With most communities there are people behind the scenes monitoring the system and keeping it safe for everyone to use.
There’s a lot of work that goes into it, and there’s a team behind it with the Communities of Practice for Public Service.
But there are many myths when it comes to being a system administrator.
The Xbox Live Policy and Enforcement Team have a few great video’s dispelling the myths of the power of a system admin.
I picked up a discussion a while back on the KM4Dev’s forum discussing UNICEF’s online community which I think is an interesting topic.
The discussion asks
1. Are women more likely to be CoP facilitators than men in other organisations?
2. If so why might that be the case?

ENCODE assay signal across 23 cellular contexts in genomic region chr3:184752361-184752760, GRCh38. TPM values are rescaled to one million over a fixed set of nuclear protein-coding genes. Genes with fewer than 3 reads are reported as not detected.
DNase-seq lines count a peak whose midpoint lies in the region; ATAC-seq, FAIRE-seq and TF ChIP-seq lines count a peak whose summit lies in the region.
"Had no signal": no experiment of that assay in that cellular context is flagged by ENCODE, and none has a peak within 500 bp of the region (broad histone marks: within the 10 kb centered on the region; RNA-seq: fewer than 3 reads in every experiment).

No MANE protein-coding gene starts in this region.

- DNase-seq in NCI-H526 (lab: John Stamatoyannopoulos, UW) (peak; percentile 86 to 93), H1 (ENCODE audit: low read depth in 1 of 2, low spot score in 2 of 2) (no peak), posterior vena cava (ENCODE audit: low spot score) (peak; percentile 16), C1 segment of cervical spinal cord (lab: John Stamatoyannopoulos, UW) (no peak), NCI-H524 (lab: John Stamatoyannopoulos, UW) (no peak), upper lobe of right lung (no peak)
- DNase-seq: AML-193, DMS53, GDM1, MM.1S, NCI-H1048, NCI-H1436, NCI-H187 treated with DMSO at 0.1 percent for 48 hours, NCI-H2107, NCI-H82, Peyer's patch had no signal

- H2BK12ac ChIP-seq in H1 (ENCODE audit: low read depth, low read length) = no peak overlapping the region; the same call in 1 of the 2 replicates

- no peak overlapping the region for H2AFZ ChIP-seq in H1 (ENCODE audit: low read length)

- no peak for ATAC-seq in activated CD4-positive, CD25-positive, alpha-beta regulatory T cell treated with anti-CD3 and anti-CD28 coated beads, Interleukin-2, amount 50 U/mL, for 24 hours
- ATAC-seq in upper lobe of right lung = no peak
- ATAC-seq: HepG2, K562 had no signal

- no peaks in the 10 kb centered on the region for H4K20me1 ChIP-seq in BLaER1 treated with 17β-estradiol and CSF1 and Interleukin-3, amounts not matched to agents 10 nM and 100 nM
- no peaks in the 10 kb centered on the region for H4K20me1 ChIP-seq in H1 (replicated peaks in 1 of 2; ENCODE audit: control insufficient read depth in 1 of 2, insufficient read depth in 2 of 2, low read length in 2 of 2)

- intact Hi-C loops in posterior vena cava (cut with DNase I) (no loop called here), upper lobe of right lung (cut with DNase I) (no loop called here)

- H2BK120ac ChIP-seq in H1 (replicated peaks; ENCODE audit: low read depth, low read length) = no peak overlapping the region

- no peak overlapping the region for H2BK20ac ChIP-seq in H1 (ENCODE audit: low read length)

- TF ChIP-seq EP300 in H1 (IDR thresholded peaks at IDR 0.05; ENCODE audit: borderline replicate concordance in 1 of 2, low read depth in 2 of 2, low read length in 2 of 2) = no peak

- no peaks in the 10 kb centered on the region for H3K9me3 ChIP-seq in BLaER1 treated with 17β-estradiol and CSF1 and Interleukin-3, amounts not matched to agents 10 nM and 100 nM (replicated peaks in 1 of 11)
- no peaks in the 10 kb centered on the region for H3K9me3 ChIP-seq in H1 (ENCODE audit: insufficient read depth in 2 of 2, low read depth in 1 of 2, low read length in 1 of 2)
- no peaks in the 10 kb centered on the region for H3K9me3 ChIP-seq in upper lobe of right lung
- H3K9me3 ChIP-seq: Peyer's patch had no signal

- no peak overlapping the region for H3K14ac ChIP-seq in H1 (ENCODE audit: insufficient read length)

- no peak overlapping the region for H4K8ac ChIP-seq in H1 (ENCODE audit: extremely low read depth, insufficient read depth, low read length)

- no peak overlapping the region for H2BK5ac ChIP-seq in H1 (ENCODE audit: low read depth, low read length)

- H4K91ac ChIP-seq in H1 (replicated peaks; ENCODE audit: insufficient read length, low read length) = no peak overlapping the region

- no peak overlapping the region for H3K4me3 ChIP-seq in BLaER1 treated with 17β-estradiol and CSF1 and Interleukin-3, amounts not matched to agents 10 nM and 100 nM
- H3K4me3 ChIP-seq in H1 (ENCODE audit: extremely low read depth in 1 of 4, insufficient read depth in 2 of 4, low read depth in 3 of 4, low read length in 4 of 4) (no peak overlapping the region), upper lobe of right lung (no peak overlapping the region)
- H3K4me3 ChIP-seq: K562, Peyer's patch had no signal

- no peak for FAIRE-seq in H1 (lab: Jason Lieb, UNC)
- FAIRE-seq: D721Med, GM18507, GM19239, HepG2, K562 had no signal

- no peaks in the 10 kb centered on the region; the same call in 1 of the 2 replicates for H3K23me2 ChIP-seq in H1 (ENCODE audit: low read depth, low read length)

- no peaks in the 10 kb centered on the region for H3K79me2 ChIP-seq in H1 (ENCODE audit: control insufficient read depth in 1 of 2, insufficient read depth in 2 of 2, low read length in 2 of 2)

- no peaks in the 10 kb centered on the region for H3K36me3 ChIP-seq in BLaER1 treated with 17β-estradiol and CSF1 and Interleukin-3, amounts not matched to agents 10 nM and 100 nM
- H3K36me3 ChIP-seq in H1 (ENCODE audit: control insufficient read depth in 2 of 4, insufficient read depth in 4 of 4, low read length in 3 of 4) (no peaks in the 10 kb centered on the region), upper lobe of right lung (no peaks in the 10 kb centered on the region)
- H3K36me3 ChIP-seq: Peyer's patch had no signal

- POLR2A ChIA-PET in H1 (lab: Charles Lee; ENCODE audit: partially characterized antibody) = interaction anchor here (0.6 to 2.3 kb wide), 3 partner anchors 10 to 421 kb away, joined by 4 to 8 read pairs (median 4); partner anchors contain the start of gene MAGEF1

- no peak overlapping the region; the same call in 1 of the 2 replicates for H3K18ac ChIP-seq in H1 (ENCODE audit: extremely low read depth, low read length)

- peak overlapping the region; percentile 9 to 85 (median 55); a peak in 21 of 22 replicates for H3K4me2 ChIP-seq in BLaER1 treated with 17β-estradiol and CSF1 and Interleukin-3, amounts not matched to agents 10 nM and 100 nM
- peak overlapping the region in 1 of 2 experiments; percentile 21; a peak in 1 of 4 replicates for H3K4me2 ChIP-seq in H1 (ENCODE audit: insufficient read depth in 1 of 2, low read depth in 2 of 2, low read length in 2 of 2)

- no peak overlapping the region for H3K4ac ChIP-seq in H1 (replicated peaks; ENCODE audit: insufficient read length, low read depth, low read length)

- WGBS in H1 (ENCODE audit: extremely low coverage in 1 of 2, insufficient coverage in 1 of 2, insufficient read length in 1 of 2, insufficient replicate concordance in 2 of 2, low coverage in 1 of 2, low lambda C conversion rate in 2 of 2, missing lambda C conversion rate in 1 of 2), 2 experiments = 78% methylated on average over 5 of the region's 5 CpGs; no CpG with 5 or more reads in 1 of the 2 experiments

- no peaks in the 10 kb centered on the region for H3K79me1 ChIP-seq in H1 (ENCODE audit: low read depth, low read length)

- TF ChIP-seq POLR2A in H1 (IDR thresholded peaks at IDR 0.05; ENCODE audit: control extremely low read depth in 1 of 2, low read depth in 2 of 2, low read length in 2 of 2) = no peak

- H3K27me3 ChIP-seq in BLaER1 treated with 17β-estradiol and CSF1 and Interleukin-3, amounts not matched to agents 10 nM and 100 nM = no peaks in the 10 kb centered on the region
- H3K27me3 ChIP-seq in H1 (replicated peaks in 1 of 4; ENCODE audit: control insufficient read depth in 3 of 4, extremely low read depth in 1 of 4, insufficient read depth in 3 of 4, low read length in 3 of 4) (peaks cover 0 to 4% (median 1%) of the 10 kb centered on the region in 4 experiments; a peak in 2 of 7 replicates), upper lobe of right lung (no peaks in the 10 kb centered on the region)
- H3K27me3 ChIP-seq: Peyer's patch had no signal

3. What (if any) are the implications of such a gender imbalance in community leadership? Do different gender styles have positive and negative impacts on community leadership and engagement? Should we be striving to enlist more men as community facilitators and leaders, and if so, how?
UNICEF say that 90% of the facilitators are women.
I’m not sure what the figures are across Communities of Practice for Public Service as I only have access to the Lead Facilitators name for each community.
And I’m guessing the lead facilitator is not always the most active facilitator in the community.
But I really feel that the statement is true.
As part of the Knowledge and Innovation Network and the special interests group on Communities of Practice, it’s normally only 25% of participants that are men.
And when we run our Community Facilitator Training normally it’s 60% + attended by women.
Now there are probably lots of stats and figures and ideas on this topic.
I was wondering if this is the case with other online communities. Are women more likely to be facilitators compared to men?